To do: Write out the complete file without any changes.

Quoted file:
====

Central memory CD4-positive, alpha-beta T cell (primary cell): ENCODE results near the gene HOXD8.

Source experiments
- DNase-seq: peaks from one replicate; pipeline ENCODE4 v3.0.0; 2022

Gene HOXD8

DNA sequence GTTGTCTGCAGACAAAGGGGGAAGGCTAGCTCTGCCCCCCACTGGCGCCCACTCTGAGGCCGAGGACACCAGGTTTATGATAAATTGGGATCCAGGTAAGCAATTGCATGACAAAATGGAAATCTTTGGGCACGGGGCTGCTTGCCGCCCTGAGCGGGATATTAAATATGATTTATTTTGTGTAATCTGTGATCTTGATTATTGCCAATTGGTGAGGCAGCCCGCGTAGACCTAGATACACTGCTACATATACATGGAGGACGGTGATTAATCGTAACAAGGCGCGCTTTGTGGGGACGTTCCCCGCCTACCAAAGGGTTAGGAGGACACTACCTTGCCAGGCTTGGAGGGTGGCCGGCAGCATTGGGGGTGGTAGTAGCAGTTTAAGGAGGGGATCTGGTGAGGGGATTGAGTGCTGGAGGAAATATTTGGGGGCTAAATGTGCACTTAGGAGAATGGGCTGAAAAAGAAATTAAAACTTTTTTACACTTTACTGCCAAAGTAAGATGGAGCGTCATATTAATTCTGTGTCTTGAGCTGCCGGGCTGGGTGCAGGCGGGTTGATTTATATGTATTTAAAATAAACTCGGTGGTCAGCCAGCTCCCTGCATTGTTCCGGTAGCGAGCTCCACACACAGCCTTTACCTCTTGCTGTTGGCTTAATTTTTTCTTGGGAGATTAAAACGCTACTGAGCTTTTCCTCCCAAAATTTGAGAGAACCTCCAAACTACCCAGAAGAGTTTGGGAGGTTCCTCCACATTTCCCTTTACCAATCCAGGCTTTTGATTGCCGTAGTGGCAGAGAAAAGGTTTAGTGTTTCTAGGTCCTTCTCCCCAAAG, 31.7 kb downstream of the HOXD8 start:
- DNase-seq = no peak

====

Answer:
Central memory CD4-positive, alpha-beta T cell (primary cell): ENCODE results near the gene HOXD8.

Source experiments
- DNase-seq: peaks from one replicate; pipeline ENCODE4 v3.0.0; 2022

Gene HOXD8

DNA sequence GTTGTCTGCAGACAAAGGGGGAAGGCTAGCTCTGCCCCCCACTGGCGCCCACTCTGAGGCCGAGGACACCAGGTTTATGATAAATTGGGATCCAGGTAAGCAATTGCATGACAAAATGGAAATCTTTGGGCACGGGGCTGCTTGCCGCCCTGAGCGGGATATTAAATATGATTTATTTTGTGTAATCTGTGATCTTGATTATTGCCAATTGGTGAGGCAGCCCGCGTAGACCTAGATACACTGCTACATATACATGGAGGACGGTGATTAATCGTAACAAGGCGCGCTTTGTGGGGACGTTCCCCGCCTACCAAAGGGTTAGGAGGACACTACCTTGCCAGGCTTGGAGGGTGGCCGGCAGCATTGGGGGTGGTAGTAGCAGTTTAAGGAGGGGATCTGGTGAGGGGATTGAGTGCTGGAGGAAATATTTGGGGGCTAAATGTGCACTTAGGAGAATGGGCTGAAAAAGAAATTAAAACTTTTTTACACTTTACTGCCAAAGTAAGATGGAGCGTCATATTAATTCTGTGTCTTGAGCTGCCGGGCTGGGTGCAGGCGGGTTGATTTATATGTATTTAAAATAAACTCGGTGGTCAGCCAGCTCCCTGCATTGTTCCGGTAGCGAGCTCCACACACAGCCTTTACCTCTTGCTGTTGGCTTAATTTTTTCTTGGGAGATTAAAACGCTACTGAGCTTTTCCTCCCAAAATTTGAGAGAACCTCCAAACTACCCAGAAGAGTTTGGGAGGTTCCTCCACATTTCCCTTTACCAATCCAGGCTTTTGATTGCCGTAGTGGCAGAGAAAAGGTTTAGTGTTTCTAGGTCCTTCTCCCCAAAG, 31.7 kb downstream of the HOXD8 start:
- DNase-seq = no peak